Healthcare executives have high expectations for the potential of big data, with a talent shortage and lack of resources being the biggest barriers to use, according to a new survey from the Society of Actuaries.
In the survey, three numbers stand out:
- 87 percent say they perceive data as impactful on future business
- 84 percent say they have had difficulty finding staff skilled in optimizing big data
- 45 percent plan to hire more skilled staff within the next year
Of the 258 executives surveyed, two-thirds say they are excited about the future potential of big data, while a majority (87 percent) agree that big data is an "important development that will have at least some impact on their business in the future," according to an announcement. Roughly half of the respondents (49 percent) indicated, however, that at present, big data provides "little to no business benefit."
"The key question is how do we take the massive amount of information and translate it into healthcare delivery. We have to begin by asking the right questions in order to get the right information and insights from the data. That process has begun," Robert Pearl, M.D., CEO of the Permanente Medical Group and the Mid-Atlantic Medical Group, said in the survey announcement.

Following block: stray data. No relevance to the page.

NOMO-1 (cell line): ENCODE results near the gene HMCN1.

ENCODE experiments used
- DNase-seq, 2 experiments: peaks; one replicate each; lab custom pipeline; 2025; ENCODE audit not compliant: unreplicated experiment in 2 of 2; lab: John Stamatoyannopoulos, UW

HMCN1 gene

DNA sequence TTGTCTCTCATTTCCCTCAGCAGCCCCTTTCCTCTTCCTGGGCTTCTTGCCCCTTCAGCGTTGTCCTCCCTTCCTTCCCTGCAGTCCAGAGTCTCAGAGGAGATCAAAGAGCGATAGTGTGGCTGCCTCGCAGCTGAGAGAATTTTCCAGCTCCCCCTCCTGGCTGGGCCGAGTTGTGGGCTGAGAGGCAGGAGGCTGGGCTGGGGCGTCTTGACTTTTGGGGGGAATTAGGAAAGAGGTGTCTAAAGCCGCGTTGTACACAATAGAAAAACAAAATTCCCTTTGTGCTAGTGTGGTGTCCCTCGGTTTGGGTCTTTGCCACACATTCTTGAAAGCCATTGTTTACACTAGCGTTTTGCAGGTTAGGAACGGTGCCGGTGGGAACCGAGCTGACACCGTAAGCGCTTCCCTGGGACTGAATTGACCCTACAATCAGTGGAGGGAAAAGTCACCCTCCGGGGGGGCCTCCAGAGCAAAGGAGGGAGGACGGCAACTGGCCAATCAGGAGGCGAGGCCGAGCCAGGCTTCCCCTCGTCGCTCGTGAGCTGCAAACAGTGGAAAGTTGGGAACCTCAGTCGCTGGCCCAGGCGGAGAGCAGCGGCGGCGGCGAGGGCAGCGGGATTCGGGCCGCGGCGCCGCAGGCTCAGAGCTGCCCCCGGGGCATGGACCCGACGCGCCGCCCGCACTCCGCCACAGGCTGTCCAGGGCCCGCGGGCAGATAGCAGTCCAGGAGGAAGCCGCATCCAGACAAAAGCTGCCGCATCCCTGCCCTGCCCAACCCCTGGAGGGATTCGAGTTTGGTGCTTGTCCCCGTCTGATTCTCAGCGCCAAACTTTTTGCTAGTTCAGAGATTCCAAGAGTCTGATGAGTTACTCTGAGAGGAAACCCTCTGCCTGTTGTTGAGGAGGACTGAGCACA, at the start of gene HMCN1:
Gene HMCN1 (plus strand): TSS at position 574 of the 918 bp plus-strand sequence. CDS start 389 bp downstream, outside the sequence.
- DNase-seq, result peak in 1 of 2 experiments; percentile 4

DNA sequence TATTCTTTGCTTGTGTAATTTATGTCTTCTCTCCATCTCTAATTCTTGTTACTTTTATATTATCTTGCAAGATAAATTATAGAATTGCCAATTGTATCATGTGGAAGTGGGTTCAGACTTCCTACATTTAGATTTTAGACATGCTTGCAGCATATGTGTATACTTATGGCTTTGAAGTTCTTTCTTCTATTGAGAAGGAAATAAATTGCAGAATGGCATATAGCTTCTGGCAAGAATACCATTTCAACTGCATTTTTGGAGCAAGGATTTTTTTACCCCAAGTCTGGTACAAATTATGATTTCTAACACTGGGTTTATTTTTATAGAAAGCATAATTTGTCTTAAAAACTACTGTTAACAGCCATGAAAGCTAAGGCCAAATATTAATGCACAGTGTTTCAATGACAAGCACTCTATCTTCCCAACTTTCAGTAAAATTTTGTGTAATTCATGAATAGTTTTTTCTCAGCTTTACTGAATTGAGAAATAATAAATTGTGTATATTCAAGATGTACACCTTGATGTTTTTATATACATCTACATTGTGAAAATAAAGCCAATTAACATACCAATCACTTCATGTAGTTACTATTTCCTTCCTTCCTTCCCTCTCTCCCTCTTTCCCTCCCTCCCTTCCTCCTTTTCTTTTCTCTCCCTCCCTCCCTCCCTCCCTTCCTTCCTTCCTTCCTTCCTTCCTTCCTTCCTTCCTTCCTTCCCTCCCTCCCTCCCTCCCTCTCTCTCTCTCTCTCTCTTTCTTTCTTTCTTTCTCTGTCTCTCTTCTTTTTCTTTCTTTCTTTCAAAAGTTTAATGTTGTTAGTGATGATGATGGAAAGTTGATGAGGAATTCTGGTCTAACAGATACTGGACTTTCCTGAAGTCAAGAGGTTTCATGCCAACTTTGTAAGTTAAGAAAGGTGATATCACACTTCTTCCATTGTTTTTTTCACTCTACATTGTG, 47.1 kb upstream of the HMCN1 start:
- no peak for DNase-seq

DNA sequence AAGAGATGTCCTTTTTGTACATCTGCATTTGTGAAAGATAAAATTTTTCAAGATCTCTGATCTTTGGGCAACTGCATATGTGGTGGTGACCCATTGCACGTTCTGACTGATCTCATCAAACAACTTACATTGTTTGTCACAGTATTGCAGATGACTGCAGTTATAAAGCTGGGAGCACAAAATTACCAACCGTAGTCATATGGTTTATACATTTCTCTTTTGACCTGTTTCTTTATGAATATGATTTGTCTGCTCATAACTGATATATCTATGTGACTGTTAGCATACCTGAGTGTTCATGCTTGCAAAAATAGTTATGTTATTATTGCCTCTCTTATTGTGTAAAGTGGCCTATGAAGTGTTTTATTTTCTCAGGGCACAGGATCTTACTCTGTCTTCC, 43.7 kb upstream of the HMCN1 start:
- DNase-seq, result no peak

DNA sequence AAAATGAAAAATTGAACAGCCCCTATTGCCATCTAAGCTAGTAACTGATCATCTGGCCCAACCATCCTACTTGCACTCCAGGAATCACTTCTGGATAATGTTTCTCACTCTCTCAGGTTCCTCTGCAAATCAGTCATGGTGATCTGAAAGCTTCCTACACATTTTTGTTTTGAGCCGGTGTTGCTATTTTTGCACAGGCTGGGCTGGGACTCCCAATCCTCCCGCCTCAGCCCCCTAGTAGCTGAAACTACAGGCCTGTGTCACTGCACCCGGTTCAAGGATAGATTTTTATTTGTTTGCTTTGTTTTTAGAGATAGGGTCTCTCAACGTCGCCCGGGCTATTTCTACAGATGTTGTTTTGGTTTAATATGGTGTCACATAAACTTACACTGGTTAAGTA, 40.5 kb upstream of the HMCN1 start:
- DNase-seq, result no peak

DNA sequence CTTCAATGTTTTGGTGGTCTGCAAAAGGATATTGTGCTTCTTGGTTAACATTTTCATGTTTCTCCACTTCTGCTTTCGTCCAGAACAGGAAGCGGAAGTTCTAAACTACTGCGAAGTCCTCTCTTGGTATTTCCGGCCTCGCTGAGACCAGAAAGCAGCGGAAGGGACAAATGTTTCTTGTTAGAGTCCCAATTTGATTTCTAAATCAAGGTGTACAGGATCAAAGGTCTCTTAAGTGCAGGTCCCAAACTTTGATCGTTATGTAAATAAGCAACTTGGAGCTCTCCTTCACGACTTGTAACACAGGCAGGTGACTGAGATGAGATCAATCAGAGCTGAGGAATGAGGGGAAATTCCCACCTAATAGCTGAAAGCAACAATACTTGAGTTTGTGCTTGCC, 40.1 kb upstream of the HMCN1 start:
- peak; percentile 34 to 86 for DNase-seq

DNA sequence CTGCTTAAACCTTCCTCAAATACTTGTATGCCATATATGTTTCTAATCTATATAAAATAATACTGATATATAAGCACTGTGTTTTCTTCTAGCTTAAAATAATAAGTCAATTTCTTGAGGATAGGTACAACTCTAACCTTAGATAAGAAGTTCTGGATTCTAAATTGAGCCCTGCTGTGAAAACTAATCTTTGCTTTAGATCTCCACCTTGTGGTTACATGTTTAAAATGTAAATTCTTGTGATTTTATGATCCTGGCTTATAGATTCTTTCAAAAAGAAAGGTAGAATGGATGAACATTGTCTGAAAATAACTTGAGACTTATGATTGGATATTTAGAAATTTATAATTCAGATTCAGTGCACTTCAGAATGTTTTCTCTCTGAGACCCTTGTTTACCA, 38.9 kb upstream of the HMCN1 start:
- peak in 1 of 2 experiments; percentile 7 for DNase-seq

Despite setbacks, big data isn't all talk and buzzwords--CIO magazine recently highlighted several real-life cases of healthcare organizations that are using big data analytics to improve outcomes and reduce costs in a slideshow. The cases bridge traditional analytics and big data pushes with "rapid, agile insight delivery" to the point of decision.
So far, though, health payers are more invested in the power of big data and analytics tools than providers, according a recent report. SOA survey responded that both payers and providers have difficulty securing budget to hire staff to synthesize complex datasets, but do recognize an immediate need to do so.
"To find the right talent, you have to look in non- traditional places, sometimes even different industries. As a profession, actuaries have their roots in data and analytics and are already doing the work of data scientists," Carol McCall, chief strategy officer for GNS Healthcare and health fellow for SOA, is quote as saying in the study. "However, executives don't always think about actuaries when looking for the right talent and skillset to leverage the opportunities with Big Data, when in fact, there is no better profession to which they should look."
To learn more:
- see the survey results
- read the announcement from SOA
3 ways healthcare orgs use big data
Lack of skills, commitment waste power of big data analytics
Big data use: Providers, payers not on the same page
Hurdles to big data use in healthcare more social than technical
Meaningful Use Stage 3 may require social, behavioral data capture